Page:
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Meet Marc Storm Andersen, Head of Sales (GP Law Firms)

In this interview, our Head of Sales (GP law firms), Marc Storm Andersen provides insights into the unique features and customized approach of RightHub for GP law firms, such as the significance of prioritizing user experience (UX) and establishing and maintaining client relationships.

RH: What unique features or benefits of the RightHub IPMS solution do you emphasise when targeting GP (general practice) law firms, and how do you tailor your approach based on their specific needs?
MSA: As a starting point, most often people do not tend to come to me or to us as a software company with a wish to buy our solution. I think even before thinking about how we can present our offering in a meeting, I must think a little bit about how I can incentivise people to accept the meeting with me - which is easier said than done.
I don't believe in spreading a ton of information in an email, so I usually just stick to introducing myself and the reason why I'm reaching out. I might include what I believe to be a unique selling point, but as you know, times change as well as trends and hot topics. There is not one standout solution for such an approach, in my opinion at least. But when I actually get a meeting, I always do a minimum of research on both the law firm and also the people who I'm having the meeting with. This could be simple, such as whether the firm advises on all types of IP rights, whether they brand themselves as expert on certain IP related services such as brand protection, and approximately how many people they have in the IP team overall. Furthermore, I would probably look up the profile of the person or people that I'm having the meeting with on the company website to better understand their position and thereby their roles and responsibilities. There is only so much information that you can get beforehand. So, in the actual meeting, if it is the very first time I talk to these people, I would try to ask different questions to get a more detailed understanding of both the firm, but also the people. And sometimes I believe that this can be a little anxiety-provoking because you may end up in a situation where you have prepared a lot, but the information that you get from the people means that you need to adjust all the preparation that you have done.
When we come to the actual presentation of our software solution, and in general when we talk about IP, there are certain things that need to be in place before you can call a software an IP management system. There is a need for you to have a space for IP records and related information. Even though this is a minimum requirement, I would still show this product as part of my presentation - not because of the data, but merely to show the look and feel of it. For me that's a great example of the importance of UI and user experience. I strongly believe that user friendliness, which characterizes our solution, is one of the most significant parts of the software solution. If you as a law firm already use the software tools for IP management purposes, then you are not exactly keen on a migration process. Consequently, you can have the most powerful tool with all kinds of amazing features, but if you as a customer can't figure out how to use it without a lot of training day and night for half a year, I don't think we will win many customers.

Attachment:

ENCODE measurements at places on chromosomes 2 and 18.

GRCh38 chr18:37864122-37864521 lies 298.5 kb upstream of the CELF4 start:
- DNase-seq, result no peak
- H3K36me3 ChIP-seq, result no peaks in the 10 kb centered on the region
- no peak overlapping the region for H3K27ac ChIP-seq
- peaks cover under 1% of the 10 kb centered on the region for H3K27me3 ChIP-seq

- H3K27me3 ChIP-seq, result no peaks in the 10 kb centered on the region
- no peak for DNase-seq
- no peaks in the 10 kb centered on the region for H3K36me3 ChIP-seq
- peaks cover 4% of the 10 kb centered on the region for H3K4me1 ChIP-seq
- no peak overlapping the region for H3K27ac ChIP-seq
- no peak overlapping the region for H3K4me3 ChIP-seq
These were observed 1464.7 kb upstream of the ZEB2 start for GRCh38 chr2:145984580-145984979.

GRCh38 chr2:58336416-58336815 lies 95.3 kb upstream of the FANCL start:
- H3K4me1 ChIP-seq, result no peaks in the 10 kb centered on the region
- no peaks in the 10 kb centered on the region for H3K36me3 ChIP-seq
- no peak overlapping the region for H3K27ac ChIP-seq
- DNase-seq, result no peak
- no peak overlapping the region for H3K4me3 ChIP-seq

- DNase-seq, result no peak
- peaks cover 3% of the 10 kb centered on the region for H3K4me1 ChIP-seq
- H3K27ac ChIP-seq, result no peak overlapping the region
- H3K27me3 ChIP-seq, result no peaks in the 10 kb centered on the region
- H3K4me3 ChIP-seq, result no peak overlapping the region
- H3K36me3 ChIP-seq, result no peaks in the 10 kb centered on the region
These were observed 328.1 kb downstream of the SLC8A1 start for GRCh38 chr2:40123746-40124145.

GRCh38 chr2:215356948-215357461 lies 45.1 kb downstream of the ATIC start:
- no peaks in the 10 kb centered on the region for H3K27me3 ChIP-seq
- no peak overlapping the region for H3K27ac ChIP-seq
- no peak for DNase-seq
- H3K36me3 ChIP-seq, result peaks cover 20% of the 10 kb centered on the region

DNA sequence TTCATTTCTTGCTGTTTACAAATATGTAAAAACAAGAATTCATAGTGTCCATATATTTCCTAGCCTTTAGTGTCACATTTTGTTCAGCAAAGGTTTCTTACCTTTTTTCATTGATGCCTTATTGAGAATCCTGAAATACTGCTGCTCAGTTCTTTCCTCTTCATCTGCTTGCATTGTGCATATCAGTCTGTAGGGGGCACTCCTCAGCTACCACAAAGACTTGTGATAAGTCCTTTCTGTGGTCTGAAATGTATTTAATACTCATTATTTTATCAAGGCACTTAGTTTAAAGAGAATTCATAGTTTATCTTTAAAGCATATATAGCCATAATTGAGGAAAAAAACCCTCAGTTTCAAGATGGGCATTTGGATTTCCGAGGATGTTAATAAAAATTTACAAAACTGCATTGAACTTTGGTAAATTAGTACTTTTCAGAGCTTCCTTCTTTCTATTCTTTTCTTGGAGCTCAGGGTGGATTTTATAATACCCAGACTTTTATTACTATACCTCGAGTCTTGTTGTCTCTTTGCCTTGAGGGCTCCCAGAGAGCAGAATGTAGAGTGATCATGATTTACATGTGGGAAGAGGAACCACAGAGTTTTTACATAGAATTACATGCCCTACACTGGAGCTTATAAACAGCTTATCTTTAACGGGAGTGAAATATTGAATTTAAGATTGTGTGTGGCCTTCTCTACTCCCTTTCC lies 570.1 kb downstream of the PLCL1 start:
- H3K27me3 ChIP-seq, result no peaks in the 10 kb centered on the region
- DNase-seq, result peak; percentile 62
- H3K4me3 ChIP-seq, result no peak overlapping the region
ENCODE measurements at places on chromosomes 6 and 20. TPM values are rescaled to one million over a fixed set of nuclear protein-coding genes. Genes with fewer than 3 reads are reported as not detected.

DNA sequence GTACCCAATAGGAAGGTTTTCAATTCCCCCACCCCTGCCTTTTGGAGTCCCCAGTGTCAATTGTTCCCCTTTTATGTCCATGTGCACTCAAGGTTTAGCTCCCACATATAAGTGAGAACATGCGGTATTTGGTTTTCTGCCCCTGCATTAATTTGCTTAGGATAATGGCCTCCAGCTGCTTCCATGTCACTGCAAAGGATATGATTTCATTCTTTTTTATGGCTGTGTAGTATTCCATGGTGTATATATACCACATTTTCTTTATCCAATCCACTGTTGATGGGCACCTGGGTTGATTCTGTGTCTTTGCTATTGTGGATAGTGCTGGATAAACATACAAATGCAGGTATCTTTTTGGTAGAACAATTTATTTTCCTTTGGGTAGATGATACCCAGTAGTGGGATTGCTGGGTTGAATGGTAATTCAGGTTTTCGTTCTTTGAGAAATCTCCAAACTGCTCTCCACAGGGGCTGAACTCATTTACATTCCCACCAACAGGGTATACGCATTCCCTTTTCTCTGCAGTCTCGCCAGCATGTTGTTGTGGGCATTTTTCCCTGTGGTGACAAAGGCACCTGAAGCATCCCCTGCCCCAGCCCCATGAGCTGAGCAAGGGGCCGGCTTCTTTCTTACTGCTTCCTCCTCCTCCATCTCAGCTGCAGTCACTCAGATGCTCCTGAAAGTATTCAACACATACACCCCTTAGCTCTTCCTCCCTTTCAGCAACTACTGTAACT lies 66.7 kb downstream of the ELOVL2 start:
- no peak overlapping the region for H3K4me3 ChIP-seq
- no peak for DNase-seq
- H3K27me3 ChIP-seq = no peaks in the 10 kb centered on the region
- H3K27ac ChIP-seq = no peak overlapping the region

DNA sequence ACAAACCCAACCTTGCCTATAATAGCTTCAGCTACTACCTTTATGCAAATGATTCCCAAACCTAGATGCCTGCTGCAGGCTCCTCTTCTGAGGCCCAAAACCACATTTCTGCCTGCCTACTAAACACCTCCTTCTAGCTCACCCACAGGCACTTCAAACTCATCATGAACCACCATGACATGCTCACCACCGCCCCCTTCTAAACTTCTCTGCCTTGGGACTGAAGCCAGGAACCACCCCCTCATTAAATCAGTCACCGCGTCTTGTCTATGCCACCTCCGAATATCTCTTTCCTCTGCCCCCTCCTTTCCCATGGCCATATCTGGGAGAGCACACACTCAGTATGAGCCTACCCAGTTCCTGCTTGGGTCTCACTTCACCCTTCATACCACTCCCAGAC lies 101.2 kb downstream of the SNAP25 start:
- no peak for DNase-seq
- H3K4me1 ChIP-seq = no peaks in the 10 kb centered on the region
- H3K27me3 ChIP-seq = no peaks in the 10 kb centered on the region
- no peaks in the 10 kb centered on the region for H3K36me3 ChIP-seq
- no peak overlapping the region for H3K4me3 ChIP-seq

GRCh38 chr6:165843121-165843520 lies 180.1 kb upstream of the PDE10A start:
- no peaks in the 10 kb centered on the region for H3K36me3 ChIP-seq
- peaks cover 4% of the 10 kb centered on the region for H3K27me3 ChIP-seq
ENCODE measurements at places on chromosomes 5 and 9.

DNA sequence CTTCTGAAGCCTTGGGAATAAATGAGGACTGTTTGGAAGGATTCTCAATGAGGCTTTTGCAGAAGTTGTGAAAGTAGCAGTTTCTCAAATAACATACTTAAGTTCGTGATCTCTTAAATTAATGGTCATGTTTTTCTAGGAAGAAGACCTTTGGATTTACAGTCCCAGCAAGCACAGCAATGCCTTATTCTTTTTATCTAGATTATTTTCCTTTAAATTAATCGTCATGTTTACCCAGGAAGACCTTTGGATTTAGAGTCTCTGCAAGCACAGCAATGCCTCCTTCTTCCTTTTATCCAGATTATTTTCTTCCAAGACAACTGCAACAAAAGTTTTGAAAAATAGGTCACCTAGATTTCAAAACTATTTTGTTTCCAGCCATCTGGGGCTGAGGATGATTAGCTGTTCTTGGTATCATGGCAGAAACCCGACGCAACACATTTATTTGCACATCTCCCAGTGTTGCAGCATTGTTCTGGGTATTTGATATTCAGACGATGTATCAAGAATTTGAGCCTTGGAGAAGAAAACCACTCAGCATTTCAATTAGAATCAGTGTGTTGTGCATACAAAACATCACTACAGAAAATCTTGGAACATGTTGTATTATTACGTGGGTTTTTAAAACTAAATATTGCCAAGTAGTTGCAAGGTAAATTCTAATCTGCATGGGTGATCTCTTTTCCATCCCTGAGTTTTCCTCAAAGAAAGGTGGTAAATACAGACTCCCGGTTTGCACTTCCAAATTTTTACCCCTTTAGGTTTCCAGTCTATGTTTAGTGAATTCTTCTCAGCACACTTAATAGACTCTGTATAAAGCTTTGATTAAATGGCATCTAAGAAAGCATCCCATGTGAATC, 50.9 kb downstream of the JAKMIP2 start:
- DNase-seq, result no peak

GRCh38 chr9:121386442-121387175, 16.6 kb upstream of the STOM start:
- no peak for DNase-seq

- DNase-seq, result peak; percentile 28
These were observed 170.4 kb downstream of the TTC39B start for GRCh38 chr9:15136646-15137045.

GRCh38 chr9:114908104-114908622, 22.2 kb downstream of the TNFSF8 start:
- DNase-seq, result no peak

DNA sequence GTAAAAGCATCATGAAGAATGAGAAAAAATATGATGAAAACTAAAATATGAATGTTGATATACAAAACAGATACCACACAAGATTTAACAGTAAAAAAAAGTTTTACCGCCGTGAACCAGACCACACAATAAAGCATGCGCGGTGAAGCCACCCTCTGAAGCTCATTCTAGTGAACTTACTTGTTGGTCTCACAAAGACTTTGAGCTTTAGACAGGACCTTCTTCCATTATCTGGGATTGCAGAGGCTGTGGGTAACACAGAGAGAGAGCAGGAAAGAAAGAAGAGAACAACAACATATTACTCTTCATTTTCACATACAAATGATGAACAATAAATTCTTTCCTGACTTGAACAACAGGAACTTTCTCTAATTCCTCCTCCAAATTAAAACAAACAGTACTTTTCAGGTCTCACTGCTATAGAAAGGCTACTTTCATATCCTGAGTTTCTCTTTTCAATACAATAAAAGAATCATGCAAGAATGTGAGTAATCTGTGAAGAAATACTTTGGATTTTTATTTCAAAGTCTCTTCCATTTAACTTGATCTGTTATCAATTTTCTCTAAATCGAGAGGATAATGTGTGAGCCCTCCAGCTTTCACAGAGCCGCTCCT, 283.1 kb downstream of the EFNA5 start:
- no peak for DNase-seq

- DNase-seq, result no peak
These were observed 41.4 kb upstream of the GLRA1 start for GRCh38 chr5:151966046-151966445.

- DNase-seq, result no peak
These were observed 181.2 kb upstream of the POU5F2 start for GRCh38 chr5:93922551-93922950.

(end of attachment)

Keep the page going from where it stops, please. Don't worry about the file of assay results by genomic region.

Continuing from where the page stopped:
When we talk a little bit more specifically about actual features, it depends on the people in the call and on the information I received. If I'm in a meeting with people from a firm that does no enforcement and litigation work or the other way around, I tailor the presentation accordingly. In this case I would focus on our online brand protection tool and show them how this can bring their level of efficiency and proactiveness to protect a client to a totally new level.
I think two big buzzwords of the RH solutions are automation and integration. Automation in the sense that we build workflows that ease the manual workflow for our customers where we see that technology can replace the human touch. Let's say you would like to notify a client about upcoming renewals - why would you then spend time copy pasting information from the relevant IP records into the report when you can just have technology to do so? Why would you copy paste information from a PTO (Patent & Trademark Office), a foreign agent, a registration of a new trademark - risking typos or even missing information when you can just rely on OCR reading technology and the likes to extract the relevant information and submit that directly into the relevant data fields in your software leaving you with the only task of just verifying if the data is correct. I’m not saying that our software changes data or sends instruction and reports and so forth without the approval of the user, but when such actions need to happen, it is far less time consuming to click a button and verify, than doing the groundwork yourself. I think that's why I always focus a lot on our automated renewal process, for instance, which can bring down the time of handling a renewal from around maybe 2 hours to 5-10 minutes. I know that 2 hours may seem like I'm exaggerating a little bit, but from the very start, when we send a draft or renewal list, budgets should be calculated, an email is sent to the client, maybe one-two reminders are sent to the client in an instruction to a foreign national agent and updating the real data and all of that. Then at the very end reporting to the client, it just takes a lot of manual effort, right? If all you have to do in such a process is to review the instruction from the client, simply select the preferred agent and verify the updated data, that will save a significant amount of time. That is exactly how it is done in our renewal flow.